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Five unique graphs about research in 2020
2020 was no stranger to surprising new trends in research. The elephant in the room, of course, is COVID-19, but technology research also had an exciting, continued ascent in fields such as artificial intelligence and blockchain.
But what about the best of everything else?
In this series, we're using NewsRx’s AI research assistant tool BUTTER to break down interesting developments in scientific, peer-reviewed research. From shifts in climate change research, to intrigue around the arguably too-rapid emergence of facial recognition technology, to some introspective research by scientists on the emergence of preprints, 2020 saw the continuous evolution of scientific research.
Here are five graphs that give some insight into how.
Climate modeling loses steam to sustainability research
Climate change has continued to advance, unleashing devastating heat waves and storm damage around the world, and having direct impact on economies and livelihoods.
Accordingly, scientists have focused increasingly on sustainability: the nexus of specific human industries and activities and their relationship with our warming planet, with more studies on natural resource management than in previous years. Previously, climate modeling was by far the dominant field.
Research on renewables has also seen strong growth, and remote sensing for better understanding climate systems has remained one of the most important areas of research in recent years. Deforestation, another key area just five years ago, has seen slower growth and seems to have fallen behind the pack.
Police violence and brutality a small but growing field of interest
After the police killings of Americans George Floyd and Breonna Taylor in late spring, one of the most popular public protest movements in recent history arose all across the US and around the world. Many bystanders, confronted with disruptions to their daily lives, grappled with systemic racism and 21st century police brutality for the first time.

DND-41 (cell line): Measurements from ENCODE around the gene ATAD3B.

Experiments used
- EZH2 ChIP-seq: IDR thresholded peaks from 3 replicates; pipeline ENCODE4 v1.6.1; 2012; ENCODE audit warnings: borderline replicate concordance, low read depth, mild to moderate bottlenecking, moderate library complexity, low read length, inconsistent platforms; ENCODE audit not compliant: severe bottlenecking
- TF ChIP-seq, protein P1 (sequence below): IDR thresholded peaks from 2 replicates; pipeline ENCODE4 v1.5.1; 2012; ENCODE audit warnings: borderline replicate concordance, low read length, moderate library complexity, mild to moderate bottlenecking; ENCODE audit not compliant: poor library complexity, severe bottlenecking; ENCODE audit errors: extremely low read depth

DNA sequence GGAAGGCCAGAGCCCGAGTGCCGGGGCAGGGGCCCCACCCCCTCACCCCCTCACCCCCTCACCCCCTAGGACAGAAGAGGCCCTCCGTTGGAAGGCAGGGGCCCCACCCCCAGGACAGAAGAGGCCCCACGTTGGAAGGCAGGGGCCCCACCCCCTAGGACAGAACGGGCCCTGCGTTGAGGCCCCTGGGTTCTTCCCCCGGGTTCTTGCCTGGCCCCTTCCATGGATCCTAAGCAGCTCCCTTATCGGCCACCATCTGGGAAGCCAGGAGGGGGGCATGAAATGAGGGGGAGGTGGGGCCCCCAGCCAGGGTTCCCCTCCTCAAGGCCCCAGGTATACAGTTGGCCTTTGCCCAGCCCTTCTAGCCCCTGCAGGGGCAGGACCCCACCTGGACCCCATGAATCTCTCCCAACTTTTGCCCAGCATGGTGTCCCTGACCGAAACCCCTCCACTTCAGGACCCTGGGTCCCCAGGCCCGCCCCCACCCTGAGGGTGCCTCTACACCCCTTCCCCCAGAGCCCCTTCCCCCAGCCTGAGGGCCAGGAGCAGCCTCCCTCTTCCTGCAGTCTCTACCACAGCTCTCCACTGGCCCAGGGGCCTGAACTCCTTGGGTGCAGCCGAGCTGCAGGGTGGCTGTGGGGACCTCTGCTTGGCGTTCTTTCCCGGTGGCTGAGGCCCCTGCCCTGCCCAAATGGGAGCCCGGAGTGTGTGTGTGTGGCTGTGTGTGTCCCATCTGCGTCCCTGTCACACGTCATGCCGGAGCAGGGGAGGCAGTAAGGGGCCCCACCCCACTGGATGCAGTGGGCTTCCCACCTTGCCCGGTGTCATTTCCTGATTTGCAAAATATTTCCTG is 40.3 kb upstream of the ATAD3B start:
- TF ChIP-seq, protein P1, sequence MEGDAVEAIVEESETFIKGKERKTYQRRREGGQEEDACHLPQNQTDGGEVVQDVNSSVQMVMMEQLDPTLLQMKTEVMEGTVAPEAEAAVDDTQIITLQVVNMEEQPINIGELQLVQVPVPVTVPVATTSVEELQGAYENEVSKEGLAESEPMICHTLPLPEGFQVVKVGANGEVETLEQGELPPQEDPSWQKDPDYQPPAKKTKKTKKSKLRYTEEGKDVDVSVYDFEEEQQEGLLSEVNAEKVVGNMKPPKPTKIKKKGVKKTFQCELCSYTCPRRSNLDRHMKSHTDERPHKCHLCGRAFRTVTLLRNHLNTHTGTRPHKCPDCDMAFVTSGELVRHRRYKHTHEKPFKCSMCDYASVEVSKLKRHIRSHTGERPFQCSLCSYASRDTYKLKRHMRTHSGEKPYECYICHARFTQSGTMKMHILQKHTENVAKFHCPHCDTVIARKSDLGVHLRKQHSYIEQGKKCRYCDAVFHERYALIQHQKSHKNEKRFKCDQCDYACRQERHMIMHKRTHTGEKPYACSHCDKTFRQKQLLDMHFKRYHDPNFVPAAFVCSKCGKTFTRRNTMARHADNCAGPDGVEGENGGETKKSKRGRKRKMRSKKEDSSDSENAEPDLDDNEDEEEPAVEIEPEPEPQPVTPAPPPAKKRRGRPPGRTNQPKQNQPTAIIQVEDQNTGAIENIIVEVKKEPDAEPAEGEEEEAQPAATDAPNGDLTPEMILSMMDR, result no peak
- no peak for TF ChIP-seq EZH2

Surprisingly, the volume of peer-reviewed research studies on police violence and brutality is relatively small, but the field has rapidly grown since 2017. We’ll have to check back in next year to see if the number surges further in response to this year’s consciousness and events.
The scientific community reflects on preprints
The emergence of the COVID-19 pandemic coincided with rising importance of preprints in science in recent years. These two trends collided, and it all resulted in the explosive growth of preprints. Unsurprisingly, along with that growth came by far the largest year ever in scientific research on preprints. New research compared the quality of peer-reviewed research to the quality of preprints, quantified the impact of preprints in terms of their rapid dissemination, reviewed the role of preprints in COVID-19 related research retractions, and much more.
There’s a lot more facial recognition patent applications than research being done. Why?
We reviewed major technology trends from last year in a different post, but this unique trend needs to be added to the list. In many technological fields, like nanotechnology or robotics, the number of peer-reviewed research articles tends to exceed the number of patent applications in that area. But facial recognition is breaking this, with twice as many patent applications as peer-reviewed articles.
Facial recognition is being rapidly applied by law enforcement agencies, governments, and tech companies alike—and there’s clearly a relative deficit of publicly available research investigating and unpacking this technology. It is possible that research is remaining private within corporations and institutions in order to take advantage of commercial opportunities, which could further explain this ratio.
The story of COVID research—per country
Back in April, it still very much felt like COVID-19 was a huge unknown. But the national research apparatuses were already set in stone: the USA and China would lead the pack on COVID-19 research, followed by the UK, Italy, and India jostling for third to fifth place in some order.
The early research on COVID-19 is interesting because it shows just how few studies policymakers and scientists had to work off of: in January, there were just 9 studies out of China, 8 out of Saudi Arabia, 7 out of South Korea, and 5 out of the US. Saudi Arabian and South Korean research would later be eclipsed, but those scientists and nations played a key role in the early stages of the emerging pandemic, as did countries such as Taiwan that acted swiftly and were able to successfully contain the virus and serve as an example.
Overall, worldwide knowledge continues to grow. BUTTER’s New Discovery Index shows a drastic upward trajectory from Q3 2019 to Q4 2020, from 510,000 new discoveries—including peer-reviewed research articles, patent applications, clinical trials, and more—up to 590,000. That’s an 11% year-over-year increase in studies.
It goes to show just how rapidly scientific and technological research is evolving —so stay tuned for more fascinating trends in the world of research.